Early intervention against abuse is essential, says commissioner
Child abuse and behavioural difficulties will continue to blight future generations unless the Scottish Government and local authorities take a stronger lead in early intervention, Children's Commissioner Tam Baillie has warned.
A study published by Mr Baillie reveals that, although the importance of pre-empting problems at an early age is widely accepted, there is a danger of such sentiments ringing hollow without more action on the ground.
Implementation of the 2008 Early Years Framework was "patchy" across Scotland, with a survey of 268 respondents - most in educational workplaces - showing that some authorities lacked a "coherent approach".
Mr Baillie said: "What this early research indicates is that there's an urgent need both for Government to set a stronger lead and for all sectors - health boards, education and social services - to pool resources and create joint funding for early-years programmes."
A "much stronger" approach was needed at a national level, as children had "a right to expect governments to ensure they're properly cared for, protected from violence, abuse and neglect by their parents".
The Strathclyde University study, which was commissioned by Mr Baillie, drew on 12 semi-structured interviews with local authority and health service staff. It found that the concordat between the Scottish Government and authorities had fallen short in realising the Early Years Framework's recommendations.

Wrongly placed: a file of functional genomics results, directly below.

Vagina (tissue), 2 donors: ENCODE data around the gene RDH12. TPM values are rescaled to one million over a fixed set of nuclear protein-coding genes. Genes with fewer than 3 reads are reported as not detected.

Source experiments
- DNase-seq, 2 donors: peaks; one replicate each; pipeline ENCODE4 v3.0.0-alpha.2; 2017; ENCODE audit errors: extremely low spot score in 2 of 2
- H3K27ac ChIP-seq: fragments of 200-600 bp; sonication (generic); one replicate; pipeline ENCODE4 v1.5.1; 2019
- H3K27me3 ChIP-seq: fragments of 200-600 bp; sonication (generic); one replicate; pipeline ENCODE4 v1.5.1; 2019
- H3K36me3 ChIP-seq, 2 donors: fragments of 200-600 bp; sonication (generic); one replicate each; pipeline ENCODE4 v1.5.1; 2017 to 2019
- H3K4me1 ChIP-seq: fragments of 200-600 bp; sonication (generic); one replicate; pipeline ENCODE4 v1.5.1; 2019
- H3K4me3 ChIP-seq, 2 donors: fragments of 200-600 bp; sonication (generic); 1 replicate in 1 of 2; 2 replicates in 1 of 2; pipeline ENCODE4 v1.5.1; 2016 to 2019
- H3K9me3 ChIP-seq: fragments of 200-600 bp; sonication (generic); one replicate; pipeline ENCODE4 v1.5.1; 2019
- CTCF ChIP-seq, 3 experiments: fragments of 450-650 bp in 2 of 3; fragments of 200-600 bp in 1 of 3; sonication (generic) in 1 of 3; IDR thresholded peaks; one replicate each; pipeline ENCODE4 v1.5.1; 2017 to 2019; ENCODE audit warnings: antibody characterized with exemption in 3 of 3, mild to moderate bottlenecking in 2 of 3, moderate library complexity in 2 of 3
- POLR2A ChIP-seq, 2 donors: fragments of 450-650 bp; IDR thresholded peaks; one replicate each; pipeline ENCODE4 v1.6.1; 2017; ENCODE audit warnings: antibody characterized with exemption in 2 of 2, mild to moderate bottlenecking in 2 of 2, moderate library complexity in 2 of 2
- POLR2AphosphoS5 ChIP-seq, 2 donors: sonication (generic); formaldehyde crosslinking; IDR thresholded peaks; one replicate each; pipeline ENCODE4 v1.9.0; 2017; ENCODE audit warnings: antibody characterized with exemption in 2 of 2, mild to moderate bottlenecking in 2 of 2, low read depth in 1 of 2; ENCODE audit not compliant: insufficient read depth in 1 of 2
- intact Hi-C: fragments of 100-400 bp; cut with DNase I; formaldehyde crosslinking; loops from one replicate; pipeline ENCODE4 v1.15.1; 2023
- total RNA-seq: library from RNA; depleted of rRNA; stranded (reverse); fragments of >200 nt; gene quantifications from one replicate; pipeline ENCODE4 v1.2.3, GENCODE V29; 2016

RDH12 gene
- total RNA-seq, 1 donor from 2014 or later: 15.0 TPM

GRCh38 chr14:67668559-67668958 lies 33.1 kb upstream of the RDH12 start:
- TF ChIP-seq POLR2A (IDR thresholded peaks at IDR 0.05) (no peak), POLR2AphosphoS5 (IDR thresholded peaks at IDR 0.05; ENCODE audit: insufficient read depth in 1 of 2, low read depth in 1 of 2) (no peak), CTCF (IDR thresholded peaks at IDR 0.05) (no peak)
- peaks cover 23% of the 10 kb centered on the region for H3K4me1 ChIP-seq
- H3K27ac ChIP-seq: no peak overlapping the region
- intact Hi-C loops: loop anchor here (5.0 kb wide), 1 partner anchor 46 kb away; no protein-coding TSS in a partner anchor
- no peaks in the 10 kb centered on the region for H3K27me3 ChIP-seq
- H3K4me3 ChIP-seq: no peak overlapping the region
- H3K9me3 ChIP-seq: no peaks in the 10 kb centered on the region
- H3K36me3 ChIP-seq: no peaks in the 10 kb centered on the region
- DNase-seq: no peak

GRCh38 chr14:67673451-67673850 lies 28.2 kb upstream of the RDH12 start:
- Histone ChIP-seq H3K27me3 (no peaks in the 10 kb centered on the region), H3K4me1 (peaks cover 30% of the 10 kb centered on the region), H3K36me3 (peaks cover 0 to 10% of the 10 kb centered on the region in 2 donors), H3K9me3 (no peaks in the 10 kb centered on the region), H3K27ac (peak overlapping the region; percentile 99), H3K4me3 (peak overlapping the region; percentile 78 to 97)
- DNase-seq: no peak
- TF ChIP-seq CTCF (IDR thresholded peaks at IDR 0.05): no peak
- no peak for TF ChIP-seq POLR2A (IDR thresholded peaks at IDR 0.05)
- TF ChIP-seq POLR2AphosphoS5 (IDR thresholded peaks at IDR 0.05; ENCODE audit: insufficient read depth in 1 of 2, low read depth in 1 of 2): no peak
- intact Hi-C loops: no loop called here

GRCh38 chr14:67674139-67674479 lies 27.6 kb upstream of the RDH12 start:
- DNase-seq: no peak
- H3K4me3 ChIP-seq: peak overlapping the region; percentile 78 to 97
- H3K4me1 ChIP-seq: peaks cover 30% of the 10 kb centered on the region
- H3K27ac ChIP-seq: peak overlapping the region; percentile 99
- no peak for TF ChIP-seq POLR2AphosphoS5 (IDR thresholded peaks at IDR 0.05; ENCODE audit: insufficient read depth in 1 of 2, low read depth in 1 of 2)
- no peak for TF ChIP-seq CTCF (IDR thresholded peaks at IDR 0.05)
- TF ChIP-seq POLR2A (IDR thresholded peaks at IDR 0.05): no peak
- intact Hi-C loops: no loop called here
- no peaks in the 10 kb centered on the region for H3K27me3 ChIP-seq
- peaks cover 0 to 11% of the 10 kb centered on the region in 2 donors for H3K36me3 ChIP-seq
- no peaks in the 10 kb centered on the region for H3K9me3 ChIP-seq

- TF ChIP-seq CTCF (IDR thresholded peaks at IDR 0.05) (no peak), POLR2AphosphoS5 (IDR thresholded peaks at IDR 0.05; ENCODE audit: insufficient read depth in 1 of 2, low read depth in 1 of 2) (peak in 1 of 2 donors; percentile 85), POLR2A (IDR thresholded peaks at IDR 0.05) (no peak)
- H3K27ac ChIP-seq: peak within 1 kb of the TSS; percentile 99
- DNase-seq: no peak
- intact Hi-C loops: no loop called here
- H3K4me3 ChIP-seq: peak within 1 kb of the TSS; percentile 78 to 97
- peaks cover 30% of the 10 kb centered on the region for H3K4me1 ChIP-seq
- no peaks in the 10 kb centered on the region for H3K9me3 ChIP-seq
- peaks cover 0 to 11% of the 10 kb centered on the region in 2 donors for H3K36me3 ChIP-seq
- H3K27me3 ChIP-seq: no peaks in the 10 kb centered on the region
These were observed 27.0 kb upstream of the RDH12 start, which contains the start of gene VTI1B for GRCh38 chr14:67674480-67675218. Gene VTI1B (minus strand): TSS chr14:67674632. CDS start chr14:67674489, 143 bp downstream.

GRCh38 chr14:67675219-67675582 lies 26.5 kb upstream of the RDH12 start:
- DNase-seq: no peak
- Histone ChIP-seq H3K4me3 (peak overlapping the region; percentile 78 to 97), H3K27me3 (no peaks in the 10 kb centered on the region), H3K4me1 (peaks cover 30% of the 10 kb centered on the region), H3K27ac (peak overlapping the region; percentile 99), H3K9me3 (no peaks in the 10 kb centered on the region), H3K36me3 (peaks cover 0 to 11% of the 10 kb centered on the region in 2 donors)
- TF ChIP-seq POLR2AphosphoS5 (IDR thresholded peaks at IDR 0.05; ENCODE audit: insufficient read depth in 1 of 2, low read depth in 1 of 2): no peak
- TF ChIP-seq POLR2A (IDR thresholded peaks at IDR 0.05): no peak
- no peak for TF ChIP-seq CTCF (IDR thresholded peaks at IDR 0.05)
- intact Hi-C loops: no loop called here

The majority of authorities' "single outcome agreements" were "generally unspecific about early years". While authorities and their workforces backed the Government's emphasis on intervention at a young age, it was less easy to identify new practices on the ground which were specifically related to the framework.
The survey, drawing on data from all 32 local authorities, revealed that knowledge about the framework needed to be improved, with 39 per cent vague about its ambitions. Only 39 per cent had access to continuing professional development about the framework.
Less than a fifth of respondents said that the framework influenced their practice a "great deal", although the report predicts that the publication of local policies will begin to make it more relevant to staff.
There was "considerable activity" in the early years across Scotland, but evaluation was needed to determine what worked.
Strong Government direction was needed to convince local authorities to keep pumping money into the early years during a time of drastic budget cuts. The perceived absence of such guidance represented "at the very least a challenge, and for some a threat, to implementation".
"If the early years are to be a national priority, there needs to be a much-improved public understanding about why," the report stated.
Widespread progress in implementation of early-years projects, it concluded, was hampered by a "contradictory lack of familiarity with its content and its aims".
Children's Minister Adam Ingram insisted the contradiction was in the report, since it called for more central direction while acknowledging that the Government could no longer formally influence local implementation.
He said the Government already provided leadership and support of the type called for, and ministers were making visits across Scotland to discuss progress and emphasise that the early years should remain a high priority.
Good progress was being made in response to the framework, although he hinted at obstacles ahead by citing financial pressures imposed by the Westminster Government.
The report, authored by Aline-Wendy Dunlop of Strathclyde University's school of education, recommends a larger-scale study to ensure comprehensive identification of all staff responsible for early-years projects.